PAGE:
With Mike Munchak as head coach, and Bruce Matthews as his top assistant, there is every reason to expect a very fundamentally sound Titans team this year. In 2011 they won nine games and could have won three others. With Johnson helping to protect Locker's development, I could see Tennessee winning 10 games and challenging for a playoff berth, but not first place.
Indianapolis Colts: I don't know if the success of the Colts is more dependent on rookie QB Andrew Luck or if it is more dependent on everyone around him. It was amazing to watch a team that had previously won 13, 12, 14, and 10 games disintegrate to 2-14 without Peyton Manning. And those two wins came against Tennessee and Houston, two pretty good teams, in weeks 14 and 16.
You know Luck is going to be good; it is just a matter of health and time. But how will the defence perform under new coordinator Greg Manusky? Last year they held opponents to under 20 points four times, but remember that Saints game in New Orleans in Week 7? The 62-7 loss was an all-time low for the Colts. Of the ten draft picks they made in April, only two were on defence.
The two most intriguing picks were the two TEs. Colby Fleener out of Stanford and Dwayne Allen out of Clemson have a special opportunity to grow with Luck and the offence. I think that the speed at which the defence and the rookie tight ends improve will be more important to Luck than his own personal improvement.
This is a new Colts team is many ways. Ryan Grigson is the GM instead of Bill Polian, Luck takes over at QB while Manning landed in Denver, there is a new physical philosophy on defence, eight new free agents and 16 former Colts gone - many with Super Bowl rings. But in the results-based era we live in today, I think the Colts are going to be a better team than anticipated. Indy opens at Chicago against Jay Cutler and the Bears. I don't see a win game one, but I see five or six wins over the 2011 schedule. That's better than most expectations and should be good enough for third in the AFC South.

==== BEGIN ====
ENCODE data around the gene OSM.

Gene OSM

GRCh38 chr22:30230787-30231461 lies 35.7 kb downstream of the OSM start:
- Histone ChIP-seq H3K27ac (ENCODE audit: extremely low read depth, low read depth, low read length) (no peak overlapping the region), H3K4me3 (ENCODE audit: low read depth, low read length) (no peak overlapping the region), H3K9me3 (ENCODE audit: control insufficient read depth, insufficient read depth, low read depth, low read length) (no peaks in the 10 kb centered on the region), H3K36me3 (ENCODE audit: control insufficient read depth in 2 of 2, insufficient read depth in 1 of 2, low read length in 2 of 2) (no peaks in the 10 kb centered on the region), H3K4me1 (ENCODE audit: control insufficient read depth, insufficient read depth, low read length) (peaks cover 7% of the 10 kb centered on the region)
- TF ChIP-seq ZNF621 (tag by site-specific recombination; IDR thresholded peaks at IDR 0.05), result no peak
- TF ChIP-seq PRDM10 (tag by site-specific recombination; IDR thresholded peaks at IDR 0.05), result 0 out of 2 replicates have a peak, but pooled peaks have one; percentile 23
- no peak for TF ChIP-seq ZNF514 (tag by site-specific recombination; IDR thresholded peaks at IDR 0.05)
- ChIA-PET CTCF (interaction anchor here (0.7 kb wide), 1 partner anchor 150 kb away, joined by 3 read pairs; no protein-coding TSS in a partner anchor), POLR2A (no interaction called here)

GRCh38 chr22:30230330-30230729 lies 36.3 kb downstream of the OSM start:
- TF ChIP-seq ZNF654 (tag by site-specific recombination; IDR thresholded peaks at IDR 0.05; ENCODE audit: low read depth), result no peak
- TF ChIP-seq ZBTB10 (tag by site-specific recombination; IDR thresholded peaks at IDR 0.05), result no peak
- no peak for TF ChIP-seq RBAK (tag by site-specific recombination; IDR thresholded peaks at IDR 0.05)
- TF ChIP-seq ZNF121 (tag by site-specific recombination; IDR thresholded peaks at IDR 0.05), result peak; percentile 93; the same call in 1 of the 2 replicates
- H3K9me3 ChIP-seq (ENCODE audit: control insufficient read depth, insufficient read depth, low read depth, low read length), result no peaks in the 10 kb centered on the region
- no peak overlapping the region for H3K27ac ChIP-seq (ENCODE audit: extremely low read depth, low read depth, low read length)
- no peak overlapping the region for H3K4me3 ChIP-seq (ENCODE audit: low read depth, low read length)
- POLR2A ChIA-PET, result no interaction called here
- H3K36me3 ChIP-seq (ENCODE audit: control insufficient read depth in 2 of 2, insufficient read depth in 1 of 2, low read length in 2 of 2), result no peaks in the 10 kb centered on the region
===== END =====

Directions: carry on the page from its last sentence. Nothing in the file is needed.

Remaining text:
Jacksonville Jaguars: It is difficult to see QB Blaine Gabbert moving for average at best to excellence I one year. Yes, he will have Maurice Jones- Drew, a good receiver in Laurent Robinson and an explosive rookie in Justin Blackmon, but after posting a 50 percent completion mark and a 12:11 touchdown to interception ratio and 13 fumbles, he has a lot to improve.
There are two points of major optimism, though. First, the Jaguars are a top ten defensive football team. They improved from 31st to 7th in one year, and have the same co-ordinator back in Mel Tucker. So as training camp moves on it is not about teaching as much reviewing what has already been taught, and that means the Jags might be able to ramp up the defence even more. Second, by the end of the season the Jaguars had 25 players listed on injured reserve, a remarkably high number. So if they can maintain health, quality depth will be available, a luxury that was not evident last year.
An unknown is new ownership. Shad Khan will bring a new energy, new money, and a new attitude. Sometimes it's the best thing that can happen (see Arthur Blank and the Falcons), or it can be the worst thing that can happen (see Daniel Synder and the Redskins). You don't really know until five years or so after the purchase.
An interesting fact about new head coach Mike Mularkey's staff. It includes five former offensive co-ordinators, including Mularkey himself. How is that going to be managed?
I don't like to put too much on the QB position because there is a lot more that that has to happen for a team to reach excellence, but in a division that has Shaub, Luck and Hasselbeck/Locker, the lowest bar is in Jacksonville. They will need another 1,606 yards from Jones-Drew this year, maybe more, and an early holdout isn't a good start. Jack to the back of the pack, fourth in the AFC South.